Four hostages released in Niger en route to France


Four French hostages held in Niger since being abducted by militants in 2010 have been released, President François Hollande said Tuesday. Thierry Dol, Daniel Larribe, Pierre Legrand and Marc Féret are expected back in France early Wednesday.


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Four French nationals kidnapped by an al Qaeda affiliate in Niger in 2010 have been released, French President François Hollande said on Tuesday.

Hollande made the announcement during a trip to Slovakia, and thanked Niger's President Mahamadou Issoufou for their release.

Thierry Dol, Daniel Larribe, Pierre Legrand and Marc Féret – employees of French nuclear giant Areva and its subcontractor Satom – were kidnapped from the northern uranium mining town of Arlit on September 16, 2010.

Foreign Minister Laurent Fabius and Defense Minister Jean-Yves Le Drian flew to Niamey on Tuesday to bring the men home.

They said that no ransom had been paid nor was any military operation involved in the hostages' release.

On September 17, three years after the kidnapping, al Qaeda’s North African branch, al Qaeda in the Islamic Maghreb (AQIM), released images and a video claiming to show seven foreign hostages, including the four kidnapped from Arlit as well as a Dutchman, a Swede and a South African who were abducted from Timbuktu in northern Mali in November 2011.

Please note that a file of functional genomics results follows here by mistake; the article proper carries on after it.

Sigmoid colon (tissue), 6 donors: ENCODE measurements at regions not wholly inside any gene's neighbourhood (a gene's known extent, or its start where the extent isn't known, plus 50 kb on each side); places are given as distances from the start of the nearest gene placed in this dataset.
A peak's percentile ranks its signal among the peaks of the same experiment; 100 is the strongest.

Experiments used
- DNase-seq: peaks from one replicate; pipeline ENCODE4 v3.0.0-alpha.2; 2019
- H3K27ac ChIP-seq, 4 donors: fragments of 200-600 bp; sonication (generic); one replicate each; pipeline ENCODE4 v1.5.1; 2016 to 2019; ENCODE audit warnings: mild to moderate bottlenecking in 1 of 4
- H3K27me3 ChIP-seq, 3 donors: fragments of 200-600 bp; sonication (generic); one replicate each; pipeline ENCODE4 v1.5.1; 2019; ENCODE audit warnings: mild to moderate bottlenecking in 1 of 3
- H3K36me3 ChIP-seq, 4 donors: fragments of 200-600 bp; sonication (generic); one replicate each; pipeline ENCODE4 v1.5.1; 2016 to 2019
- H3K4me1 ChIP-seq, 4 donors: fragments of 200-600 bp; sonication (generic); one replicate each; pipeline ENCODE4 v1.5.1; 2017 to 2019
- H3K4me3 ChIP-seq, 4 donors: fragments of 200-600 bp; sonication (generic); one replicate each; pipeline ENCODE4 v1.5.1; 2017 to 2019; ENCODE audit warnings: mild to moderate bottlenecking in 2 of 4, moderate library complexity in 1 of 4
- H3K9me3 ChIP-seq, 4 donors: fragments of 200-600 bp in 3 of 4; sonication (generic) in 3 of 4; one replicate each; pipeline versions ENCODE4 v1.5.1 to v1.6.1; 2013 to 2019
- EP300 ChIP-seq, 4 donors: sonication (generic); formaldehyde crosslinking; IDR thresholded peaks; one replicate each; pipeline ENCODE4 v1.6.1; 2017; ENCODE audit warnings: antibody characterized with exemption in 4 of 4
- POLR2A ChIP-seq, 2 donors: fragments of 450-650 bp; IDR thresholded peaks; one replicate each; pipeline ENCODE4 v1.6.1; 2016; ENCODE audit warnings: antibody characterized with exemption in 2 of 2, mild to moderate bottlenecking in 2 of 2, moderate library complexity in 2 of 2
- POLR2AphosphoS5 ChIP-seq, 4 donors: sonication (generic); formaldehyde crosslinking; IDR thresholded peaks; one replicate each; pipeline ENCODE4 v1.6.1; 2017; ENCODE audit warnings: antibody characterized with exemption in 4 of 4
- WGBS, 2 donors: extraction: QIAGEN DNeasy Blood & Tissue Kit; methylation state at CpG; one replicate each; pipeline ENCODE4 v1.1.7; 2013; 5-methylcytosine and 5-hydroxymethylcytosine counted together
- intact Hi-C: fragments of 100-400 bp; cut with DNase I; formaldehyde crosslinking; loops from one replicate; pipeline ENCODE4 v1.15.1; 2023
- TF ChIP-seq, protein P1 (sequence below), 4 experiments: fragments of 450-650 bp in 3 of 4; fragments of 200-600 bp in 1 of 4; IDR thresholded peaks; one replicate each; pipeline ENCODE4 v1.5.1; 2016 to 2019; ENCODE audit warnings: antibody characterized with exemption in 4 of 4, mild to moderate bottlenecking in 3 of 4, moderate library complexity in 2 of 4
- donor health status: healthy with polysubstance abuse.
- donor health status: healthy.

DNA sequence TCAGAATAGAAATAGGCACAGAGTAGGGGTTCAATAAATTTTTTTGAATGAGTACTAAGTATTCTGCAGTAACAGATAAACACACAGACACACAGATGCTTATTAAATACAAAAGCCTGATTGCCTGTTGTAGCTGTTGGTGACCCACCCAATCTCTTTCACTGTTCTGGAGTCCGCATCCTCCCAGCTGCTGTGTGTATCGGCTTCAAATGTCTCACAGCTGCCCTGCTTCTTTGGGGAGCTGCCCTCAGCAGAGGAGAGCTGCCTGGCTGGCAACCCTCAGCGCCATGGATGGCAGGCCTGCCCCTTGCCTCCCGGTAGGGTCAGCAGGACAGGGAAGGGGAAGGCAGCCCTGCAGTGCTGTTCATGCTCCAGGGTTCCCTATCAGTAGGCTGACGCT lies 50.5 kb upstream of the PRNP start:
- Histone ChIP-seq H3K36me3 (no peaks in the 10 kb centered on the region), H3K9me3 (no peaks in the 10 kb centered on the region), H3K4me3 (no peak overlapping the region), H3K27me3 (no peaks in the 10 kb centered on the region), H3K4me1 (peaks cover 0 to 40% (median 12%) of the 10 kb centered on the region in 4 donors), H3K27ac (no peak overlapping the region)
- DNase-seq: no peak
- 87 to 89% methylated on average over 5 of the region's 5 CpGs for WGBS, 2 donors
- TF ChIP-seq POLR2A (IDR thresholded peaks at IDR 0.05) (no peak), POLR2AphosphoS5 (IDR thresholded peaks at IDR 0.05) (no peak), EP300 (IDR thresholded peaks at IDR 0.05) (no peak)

A French foreign ministry spokesman has described the video as credible.

AQIM was founded in 2006 in the Maghreb, which refers to the Western-most outpost of the Arab world, a loosely defined region stretching across Morocco, Algeria, Tunisia, Mauritania and the remote transition belt between the Sahara desert and the African savannah called the Sahel.

A hostile, forbidding terrain that straddles national borders, the Sahel has historically been Africa’s badlands, affording shelter to smugglers, traffickers, insurgents and militants of various stripes.

The chronic political instability in impoverished West African nations such as Niger, Mali and Mauritania make it a militant haven.

Following the March 22, 2012, military coup in Mali – which precipitated the fall of northern Mali to a motley mix of militant groups – AQIM strengthened its presence in the West African nation. Months later, as Islamists began to push into central Malian towns, France responded to a call for assistance by the Malian government, launching a military operation on January 11, 2013.

Before the French military operation in Mali and the Algerian hostage-taking, AQIM was primarily known in international counter-terror circles as the group responsible for the kidnapping of mainly European nationals in the Sahel and the executions of British tourist Edwin Dyer and French aid worker Michel Germaneau.

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